It seems to me that there is a fallacious assumption in this line of reasoning. It goes something like this. Pietism is a legitimate “response to the Gospel,” but Pietism is also partly wrong. It is right in some respects; it is wrong in others. The same is true of emphasis on doctrine. Emphasis on doctrine can be good, but it can also be bad. The only way therefore, to keep the good of Pietism and escape the bad, and the only way to maintain the good in doctrinalism and avoid the bad is to put both together. In that way pietism will curb the excesses of doctrinalism and doctrinalism will negate the evils of pietism. It is like encouraging the marriage of a man who is a good provider but who possesses a violent temper with a woman who is a profligate spender, but has a mild personality in the hopes that the two will curb each other’s excesses.

Is this the way it is in the life of the Church? I think not. If pietism is a proper response to the Gospel, how can it have inherent evils? Does God command us to respond (I am not particularly fond of the expression, “response to the Gospel,” but use it because it is used in the articles, H.H.) to the Gospel in a way which is partly good and partly bad? How can this be? After all, pietism and doctrinalism both have inherent weaknesses which will certainly appear unless they are checked by each other.

We do well to search for the solution in another direction. The danger in the above analysis seems to me to be a certain setting at antipodes ideas which are not mutually exclusive. If one’s response to the Gospel is pietistic, there is nothing good about that. It is wrong and ought to be condemned. If one’s response to the Gospel is doctrinalistic, this is wrong. It ought to be condemned. There is nothing good about that. The solution to the problem is not legitimatizing two opposite reactions and keeping them in proper balance. The solution to the problem is to understand that a true doctrinal response is, at the same time, a true response of Christian piety. The two are one. And doctrine stands on the foreground. The Scriptures are the revelation of God in the face of Jesus Christ. God has told us about Himself—Who He is and what He does—in order that we may know Him. And, as a matter of fact, the knowledge of God is itself eternal life: “And this is life eternal, that they might know thee the only true God, and Jesus Christ, whom thou hast sent.” (John 17:3) When this true knowledge of God is appropriated by faith and confessed as the very truth of the Scriptures, a life of piety and godliness will inevitably result. Always true piety flows forth from a confession of the truth. For one’s, confession of the truth must be a confession which is reflected in the whole of his life. A doctrinalism which does not result in a pious walk is an evil doctrinalism; a piety which is rooted in anything else but sound doctrine is an evil piety. The two belong together and are really one.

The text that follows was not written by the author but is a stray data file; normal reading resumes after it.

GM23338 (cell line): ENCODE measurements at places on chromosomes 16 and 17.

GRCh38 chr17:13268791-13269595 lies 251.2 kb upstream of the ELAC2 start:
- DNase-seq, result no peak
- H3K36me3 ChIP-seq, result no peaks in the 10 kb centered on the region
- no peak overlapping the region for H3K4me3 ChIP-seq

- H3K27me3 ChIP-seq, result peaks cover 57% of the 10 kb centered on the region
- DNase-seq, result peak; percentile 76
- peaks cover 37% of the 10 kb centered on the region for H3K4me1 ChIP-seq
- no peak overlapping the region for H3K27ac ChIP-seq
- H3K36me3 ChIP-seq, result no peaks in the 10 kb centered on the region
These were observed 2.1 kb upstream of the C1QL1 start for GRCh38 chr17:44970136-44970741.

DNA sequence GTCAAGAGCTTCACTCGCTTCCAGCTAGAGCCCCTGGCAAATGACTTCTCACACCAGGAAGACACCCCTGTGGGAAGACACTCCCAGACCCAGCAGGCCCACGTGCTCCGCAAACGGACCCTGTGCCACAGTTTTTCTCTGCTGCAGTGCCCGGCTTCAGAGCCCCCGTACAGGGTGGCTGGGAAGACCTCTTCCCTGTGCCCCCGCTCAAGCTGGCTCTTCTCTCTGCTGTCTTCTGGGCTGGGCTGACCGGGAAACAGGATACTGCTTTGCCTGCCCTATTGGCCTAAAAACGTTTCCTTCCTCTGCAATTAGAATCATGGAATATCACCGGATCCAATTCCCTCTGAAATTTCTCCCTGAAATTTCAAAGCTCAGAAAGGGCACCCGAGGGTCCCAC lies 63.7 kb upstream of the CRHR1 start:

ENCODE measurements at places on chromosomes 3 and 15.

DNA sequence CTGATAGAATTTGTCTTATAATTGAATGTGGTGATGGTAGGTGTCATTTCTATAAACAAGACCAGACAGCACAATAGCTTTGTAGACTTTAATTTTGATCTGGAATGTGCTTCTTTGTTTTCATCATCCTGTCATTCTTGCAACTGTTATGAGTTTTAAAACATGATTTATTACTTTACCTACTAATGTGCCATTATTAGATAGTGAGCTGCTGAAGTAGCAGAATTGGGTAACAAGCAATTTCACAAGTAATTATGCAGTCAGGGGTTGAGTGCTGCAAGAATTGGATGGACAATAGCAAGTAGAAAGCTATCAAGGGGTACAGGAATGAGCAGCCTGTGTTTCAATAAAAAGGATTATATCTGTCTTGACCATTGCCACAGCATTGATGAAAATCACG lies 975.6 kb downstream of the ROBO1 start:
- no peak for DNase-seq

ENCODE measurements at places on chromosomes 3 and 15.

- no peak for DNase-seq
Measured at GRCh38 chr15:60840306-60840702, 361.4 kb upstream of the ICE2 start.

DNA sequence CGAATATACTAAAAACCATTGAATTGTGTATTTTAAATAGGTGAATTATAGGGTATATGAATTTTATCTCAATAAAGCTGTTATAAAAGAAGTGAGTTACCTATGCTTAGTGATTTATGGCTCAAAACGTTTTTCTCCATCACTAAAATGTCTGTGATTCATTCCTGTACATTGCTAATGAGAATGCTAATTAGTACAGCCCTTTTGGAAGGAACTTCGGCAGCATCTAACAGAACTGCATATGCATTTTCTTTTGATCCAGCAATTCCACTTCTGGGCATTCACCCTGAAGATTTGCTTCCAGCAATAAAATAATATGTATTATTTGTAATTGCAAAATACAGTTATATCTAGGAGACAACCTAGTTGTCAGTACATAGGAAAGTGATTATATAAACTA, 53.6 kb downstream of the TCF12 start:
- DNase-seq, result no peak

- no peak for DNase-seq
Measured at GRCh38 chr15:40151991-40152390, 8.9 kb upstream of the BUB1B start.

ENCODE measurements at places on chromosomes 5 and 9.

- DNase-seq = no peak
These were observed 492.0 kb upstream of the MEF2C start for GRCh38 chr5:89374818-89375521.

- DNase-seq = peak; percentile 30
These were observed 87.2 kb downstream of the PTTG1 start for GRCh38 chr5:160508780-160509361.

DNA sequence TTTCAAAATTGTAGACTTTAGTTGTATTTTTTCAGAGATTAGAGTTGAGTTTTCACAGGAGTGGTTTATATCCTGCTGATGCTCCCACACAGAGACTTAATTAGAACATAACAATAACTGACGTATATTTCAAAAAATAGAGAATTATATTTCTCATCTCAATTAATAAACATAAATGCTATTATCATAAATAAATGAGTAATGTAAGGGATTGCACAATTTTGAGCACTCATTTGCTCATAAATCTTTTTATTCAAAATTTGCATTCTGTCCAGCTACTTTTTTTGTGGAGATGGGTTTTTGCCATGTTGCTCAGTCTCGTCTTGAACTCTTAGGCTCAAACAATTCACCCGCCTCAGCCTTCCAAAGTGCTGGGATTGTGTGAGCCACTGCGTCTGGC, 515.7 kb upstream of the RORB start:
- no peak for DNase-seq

The same is true in every area of a Christian’s life. True doctrinal preaching is practical preaching in the highest sense of the Word. And true practical preaching is doctrinal preaching; else it becomes mere moralism. A proper view of God’s sovereignty necessarily implies man’s responsibility. To put the two at antipodes is to destroy both. To speak of the genius of Calvinism as being a proper balance between man’s responsibility and God’s sovereignty is to destroy both the sovereignty of God and the responsibility of man; and thus to make a caricature of Calvinism and the truth of Scripture.

If a man is a good provider but of a violent temper, he ought to control his temper by grace. If a wife is a mild person but a profligate spender, she ought to learn to be a good steward in God’s house. But they ought not to be married in the hopes that they will be able to curb each other’s excesses. 

Billy Graham’s Rank Pelagianism 

A reader sent me the following clipping. It contains a question addressed to Billy Graham and answered by him.

The Bible says: “Believe on the Lord Jesus Christ and thou shalt be saved.” What did you mean when you said we are saved by God’s grace?

We are saved both by God’s grace and by our faith in Christ. They are not two ways of being saved but two aspects of the same thing. Grace means “unmerited favor.” It means that we receive something we do not deserve. God saves us, not because of something we have done or can do, but rather because of something He has done for us. That is his grace.

But God does not force this salvation on us. He offers it to us and we either reject it or we receive it, by faith. Grace is God’s giving, faith is man’s receiving. The Bible says: “For by grace are ye saved through faith; and that not of yourselves; it is the gift of God, not of works, lest any man should boast.”

The Pelagianism in the above quotation is so obvious that it needs no comment.